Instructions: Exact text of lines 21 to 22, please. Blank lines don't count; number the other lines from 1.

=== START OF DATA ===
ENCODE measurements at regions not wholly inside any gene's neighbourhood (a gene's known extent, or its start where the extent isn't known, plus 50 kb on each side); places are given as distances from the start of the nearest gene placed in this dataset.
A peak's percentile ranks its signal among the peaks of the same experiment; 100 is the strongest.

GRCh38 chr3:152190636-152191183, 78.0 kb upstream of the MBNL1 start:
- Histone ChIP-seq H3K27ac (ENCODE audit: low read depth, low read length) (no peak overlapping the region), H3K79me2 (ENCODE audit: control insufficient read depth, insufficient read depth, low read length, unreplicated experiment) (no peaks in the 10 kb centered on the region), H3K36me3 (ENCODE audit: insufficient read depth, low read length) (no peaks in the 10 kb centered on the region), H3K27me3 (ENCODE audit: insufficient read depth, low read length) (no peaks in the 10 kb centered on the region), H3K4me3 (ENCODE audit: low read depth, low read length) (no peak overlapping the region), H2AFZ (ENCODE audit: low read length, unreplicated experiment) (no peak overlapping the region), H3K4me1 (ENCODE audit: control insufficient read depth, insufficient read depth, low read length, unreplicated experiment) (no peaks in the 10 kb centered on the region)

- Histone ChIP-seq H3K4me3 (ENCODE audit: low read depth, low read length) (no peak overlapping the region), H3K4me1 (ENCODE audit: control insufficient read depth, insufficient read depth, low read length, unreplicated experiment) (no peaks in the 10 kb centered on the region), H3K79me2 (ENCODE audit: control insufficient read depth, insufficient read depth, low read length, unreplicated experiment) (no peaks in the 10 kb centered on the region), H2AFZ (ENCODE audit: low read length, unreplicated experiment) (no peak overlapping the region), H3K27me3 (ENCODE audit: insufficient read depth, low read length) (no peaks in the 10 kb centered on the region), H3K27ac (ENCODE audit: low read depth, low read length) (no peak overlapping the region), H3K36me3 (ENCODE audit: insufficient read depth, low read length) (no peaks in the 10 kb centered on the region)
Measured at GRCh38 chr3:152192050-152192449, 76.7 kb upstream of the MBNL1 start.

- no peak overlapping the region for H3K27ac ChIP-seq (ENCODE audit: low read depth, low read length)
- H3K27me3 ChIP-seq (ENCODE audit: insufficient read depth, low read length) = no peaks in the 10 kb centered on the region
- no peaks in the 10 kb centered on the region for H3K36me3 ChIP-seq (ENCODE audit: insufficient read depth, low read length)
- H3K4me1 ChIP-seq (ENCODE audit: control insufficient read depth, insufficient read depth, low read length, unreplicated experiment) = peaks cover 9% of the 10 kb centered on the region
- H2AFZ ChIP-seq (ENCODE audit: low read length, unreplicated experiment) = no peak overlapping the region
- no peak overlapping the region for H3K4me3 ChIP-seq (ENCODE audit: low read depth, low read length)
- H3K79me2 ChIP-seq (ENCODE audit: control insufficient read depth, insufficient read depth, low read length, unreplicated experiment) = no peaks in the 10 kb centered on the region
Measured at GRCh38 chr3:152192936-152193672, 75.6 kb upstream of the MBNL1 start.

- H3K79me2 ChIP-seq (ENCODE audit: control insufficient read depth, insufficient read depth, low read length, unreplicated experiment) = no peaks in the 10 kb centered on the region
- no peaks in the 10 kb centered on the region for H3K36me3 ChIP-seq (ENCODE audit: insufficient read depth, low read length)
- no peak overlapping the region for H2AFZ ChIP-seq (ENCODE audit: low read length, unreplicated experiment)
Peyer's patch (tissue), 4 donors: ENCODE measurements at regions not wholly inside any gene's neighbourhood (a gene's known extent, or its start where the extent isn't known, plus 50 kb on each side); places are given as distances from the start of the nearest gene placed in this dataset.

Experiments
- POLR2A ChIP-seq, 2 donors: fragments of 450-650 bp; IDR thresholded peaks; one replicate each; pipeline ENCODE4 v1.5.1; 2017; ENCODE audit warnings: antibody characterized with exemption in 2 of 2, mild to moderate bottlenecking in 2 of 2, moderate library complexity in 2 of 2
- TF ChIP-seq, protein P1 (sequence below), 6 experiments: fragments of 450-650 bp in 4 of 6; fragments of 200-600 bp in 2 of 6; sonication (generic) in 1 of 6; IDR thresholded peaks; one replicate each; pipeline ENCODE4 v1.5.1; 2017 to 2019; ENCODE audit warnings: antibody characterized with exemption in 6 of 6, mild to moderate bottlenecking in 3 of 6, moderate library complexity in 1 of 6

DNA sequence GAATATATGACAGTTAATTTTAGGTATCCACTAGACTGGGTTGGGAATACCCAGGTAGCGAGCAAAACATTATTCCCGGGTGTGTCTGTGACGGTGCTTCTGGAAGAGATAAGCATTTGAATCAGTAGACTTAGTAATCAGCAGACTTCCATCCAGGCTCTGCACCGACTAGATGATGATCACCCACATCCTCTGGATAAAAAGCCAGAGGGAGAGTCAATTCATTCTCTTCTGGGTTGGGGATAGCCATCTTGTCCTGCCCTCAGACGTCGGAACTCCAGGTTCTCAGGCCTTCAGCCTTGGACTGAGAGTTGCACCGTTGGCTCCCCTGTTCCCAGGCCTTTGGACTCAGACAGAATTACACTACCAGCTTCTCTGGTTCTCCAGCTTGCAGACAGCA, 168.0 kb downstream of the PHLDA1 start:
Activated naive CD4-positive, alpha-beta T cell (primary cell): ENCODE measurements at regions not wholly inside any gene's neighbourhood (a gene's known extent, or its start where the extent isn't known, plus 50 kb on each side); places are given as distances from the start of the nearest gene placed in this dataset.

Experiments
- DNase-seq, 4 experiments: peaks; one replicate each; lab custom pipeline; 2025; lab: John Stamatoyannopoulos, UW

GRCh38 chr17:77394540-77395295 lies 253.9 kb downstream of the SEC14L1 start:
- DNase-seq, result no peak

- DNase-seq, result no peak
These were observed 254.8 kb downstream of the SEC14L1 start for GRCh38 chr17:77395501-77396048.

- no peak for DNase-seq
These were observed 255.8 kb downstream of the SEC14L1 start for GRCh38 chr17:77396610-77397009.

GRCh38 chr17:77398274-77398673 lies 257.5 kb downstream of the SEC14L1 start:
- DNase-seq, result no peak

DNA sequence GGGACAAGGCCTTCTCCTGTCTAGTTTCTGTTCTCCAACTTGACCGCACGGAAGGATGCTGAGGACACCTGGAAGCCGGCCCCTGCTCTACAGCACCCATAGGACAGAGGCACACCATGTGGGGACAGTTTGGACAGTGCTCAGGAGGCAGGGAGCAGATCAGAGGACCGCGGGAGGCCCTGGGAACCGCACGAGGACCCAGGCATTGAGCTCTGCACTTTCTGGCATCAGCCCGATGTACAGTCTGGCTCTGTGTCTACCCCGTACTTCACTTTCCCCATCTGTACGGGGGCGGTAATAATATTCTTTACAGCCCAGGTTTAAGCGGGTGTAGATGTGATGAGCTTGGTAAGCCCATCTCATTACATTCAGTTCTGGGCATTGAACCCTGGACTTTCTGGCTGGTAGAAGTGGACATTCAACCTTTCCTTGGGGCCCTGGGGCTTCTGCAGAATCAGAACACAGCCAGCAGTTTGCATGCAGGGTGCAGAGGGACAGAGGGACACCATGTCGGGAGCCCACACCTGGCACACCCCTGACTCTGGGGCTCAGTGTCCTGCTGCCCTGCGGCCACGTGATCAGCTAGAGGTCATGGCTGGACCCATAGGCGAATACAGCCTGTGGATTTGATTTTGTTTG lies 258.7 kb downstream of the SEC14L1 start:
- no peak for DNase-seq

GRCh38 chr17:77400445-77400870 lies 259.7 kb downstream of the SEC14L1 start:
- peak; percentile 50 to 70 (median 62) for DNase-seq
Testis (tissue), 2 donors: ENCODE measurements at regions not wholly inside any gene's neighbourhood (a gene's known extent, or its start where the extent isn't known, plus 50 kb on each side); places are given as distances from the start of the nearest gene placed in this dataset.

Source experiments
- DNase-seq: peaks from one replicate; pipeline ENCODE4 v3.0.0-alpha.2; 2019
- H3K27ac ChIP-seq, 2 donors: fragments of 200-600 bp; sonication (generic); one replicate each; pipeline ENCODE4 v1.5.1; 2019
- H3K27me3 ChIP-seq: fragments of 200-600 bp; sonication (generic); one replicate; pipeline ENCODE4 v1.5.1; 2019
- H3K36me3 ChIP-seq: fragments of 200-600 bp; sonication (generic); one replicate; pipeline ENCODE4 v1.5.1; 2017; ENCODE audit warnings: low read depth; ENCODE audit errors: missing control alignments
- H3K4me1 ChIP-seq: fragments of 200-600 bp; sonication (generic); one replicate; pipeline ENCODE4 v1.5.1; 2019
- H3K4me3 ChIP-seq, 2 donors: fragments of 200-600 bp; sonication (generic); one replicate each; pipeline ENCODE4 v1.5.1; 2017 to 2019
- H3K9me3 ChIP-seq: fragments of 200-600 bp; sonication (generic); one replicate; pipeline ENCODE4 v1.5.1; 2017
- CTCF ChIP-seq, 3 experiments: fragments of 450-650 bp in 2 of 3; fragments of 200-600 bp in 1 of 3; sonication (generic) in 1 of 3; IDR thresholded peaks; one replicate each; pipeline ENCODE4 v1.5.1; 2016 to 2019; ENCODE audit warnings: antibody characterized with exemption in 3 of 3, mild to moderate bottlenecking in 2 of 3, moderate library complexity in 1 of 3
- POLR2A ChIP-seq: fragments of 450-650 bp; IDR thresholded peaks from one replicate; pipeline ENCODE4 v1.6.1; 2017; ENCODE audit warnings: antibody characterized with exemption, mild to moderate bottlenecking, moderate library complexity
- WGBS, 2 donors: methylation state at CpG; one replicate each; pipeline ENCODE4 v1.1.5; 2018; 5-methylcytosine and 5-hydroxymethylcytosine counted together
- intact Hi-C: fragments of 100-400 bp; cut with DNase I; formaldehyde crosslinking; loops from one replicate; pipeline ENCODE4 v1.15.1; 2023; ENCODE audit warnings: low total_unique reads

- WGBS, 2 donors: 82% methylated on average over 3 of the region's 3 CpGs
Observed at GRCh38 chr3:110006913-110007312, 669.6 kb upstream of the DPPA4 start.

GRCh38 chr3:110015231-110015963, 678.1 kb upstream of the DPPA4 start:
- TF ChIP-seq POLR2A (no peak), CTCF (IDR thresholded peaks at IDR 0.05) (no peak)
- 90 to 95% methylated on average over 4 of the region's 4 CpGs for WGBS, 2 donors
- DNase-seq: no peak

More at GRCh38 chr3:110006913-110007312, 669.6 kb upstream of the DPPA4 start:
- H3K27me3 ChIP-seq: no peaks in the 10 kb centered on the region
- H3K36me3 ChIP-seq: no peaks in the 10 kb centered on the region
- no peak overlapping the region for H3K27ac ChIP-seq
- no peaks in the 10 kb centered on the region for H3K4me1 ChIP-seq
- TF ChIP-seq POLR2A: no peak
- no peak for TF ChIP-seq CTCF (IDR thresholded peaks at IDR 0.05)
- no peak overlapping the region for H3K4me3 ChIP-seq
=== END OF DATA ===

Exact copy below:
- TF ChIP-seq, protein P1 (sequence below), 6 experiments: fragments of 450-650 bp in 4 of 6; fragments of 200-600 bp in 2 of 6; sonication (generic) in 1 of 6; IDR thresholded peaks; one replicate each; pipeline ENCODE4 v1.5.1; 2017 to 2019; ENCODE audit warnings: antibody characterized with exemption in 6 of 6, mild to moderate bottlenecking in 3 of 6, moderate library complexity in 1 of 6

DNA sequence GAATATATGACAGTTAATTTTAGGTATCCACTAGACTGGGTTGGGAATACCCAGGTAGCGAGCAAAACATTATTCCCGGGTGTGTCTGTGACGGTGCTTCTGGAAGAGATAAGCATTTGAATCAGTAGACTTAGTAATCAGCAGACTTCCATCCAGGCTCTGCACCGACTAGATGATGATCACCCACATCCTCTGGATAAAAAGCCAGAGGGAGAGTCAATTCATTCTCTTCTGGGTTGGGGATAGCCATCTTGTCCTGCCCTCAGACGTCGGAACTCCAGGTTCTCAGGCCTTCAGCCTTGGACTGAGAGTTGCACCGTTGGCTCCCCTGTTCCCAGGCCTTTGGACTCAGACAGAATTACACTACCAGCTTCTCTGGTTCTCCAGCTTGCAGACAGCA, 168.0 kb downstream of the PHLDA1 start: